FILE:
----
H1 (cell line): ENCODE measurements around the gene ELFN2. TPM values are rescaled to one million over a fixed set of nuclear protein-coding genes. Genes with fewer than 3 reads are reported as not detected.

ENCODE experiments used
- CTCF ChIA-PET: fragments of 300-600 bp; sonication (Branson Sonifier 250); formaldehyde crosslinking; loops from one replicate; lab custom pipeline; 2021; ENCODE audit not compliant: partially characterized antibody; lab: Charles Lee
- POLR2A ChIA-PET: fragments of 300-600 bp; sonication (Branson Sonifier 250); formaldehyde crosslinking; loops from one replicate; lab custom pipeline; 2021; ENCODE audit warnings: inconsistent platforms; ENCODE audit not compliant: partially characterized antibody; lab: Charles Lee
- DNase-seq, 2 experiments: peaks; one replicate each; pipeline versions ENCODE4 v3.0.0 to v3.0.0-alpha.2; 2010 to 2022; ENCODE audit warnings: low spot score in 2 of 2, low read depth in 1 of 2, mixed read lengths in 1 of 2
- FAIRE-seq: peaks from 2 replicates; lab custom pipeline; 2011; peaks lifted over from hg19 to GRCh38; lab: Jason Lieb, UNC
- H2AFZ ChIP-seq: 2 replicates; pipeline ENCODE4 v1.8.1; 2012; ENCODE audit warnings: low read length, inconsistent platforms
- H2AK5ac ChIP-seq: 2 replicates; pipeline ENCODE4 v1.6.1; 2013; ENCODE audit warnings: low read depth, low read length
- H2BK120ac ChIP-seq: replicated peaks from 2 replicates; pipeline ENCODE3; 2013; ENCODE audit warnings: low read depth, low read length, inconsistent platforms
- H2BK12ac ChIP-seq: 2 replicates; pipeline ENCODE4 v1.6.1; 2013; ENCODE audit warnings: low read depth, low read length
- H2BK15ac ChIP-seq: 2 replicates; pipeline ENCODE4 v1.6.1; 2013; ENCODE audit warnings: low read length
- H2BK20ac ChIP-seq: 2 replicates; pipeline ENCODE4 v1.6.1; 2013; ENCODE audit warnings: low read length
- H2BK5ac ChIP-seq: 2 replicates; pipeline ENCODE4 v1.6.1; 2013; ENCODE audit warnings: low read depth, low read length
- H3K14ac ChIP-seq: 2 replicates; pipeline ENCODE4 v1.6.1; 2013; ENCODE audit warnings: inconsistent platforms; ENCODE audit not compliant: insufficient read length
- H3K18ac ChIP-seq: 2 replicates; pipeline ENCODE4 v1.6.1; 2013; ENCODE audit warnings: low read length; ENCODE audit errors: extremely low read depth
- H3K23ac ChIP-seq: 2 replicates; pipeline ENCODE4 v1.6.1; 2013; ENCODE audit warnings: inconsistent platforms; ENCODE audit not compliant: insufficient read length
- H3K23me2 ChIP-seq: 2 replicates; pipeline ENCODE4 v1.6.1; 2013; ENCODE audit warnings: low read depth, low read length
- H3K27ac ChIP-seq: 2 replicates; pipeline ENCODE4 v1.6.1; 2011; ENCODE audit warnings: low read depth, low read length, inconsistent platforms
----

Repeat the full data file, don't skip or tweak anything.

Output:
H1 (cell line): ENCODE measurements around the gene ELFN2. TPM values are rescaled to one million over a fixed set of nuclear protein-coding genes. Genes with fewer than 3 reads are reported as not detected.

ENCODE experiments used
- CTCF ChIA-PET: fragments of 300-600 bp; sonication (Branson Sonifier 250); formaldehyde crosslinking; loops from one replicate; lab custom pipeline; 2021; ENCODE audit not compliant: partially characterized antibody; lab: Charles Lee
- POLR2A ChIA-PET: fragments of 300-600 bp; sonication (Branson Sonifier 250); formaldehyde crosslinking; loops from one replicate; lab custom pipeline; 2021; ENCODE audit warnings: inconsistent platforms; ENCODE audit not compliant: partially characterized antibody; lab: Charles Lee
- DNase-seq, 2 experiments: peaks; one replicate each; pipeline versions ENCODE4 v3.0.0 to v3.0.0-alpha.2; 2010 to 2022; ENCODE audit warnings: low spot score in 2 of 2, low read depth in 1 of 2, mixed read lengths in 1 of 2
- FAIRE-seq: peaks from 2 replicates; lab custom pipeline; 2011; peaks lifted over from hg19 to GRCh38; lab: Jason Lieb, UNC
- H2AFZ ChIP-seq: 2 replicates; pipeline ENCODE4 v1.8.1; 2012; ENCODE audit warnings: low read length, inconsistent platforms
- H2AK5ac ChIP-seq: 2 replicates; pipeline ENCODE4 v1.6.1; 2013; ENCODE audit warnings: low read depth, low read length
- H2BK120ac ChIP-seq: replicated peaks from 2 replicates; pipeline ENCODE3; 2013; ENCODE audit warnings: low read depth, low read length, inconsistent platforms
- H2BK12ac ChIP-seq: 2 replicates; pipeline ENCODE4 v1.6.1; 2013; ENCODE audit warnings: low read depth, low read length
- H2BK15ac ChIP-seq: 2 replicates; pipeline ENCODE4 v1.6.1; 2013; ENCODE audit warnings: low read length
- H2BK20ac ChIP-seq: 2 replicates; pipeline ENCODE4 v1.6.1; 2013; ENCODE audit warnings: low read length
- H2BK5ac ChIP-seq: 2 replicates; pipeline ENCODE4 v1.6.1; 2013; ENCODE audit warnings: low read depth, low read length
- H3K14ac ChIP-seq: 2 replicates; pipeline ENCODE4 v1.6.1; 2013; ENCODE audit warnings: inconsistent platforms; ENCODE audit not compliant: insufficient read length
- H3K18ac ChIP-seq: 2 replicates; pipeline ENCODE4 v1.6.1; 2013; ENCODE audit warnings: low read length; ENCODE audit errors: extremely low read depth
- H3K23ac ChIP-seq: 2 replicates; pipeline ENCODE4 v1.6.1; 2013; ENCODE audit warnings: inconsistent platforms; ENCODE audit not compliant: insufficient read length
- H3K23me2 ChIP-seq: 2 replicates; pipeline ENCODE4 v1.6.1; 2013; ENCODE audit warnings: low read depth, low read length
- H3K27ac ChIP-seq: 2 replicates; pipeline ENCODE4 v1.6.1; 2011; ENCODE audit warnings: low read depth, low read length, inconsistent platforms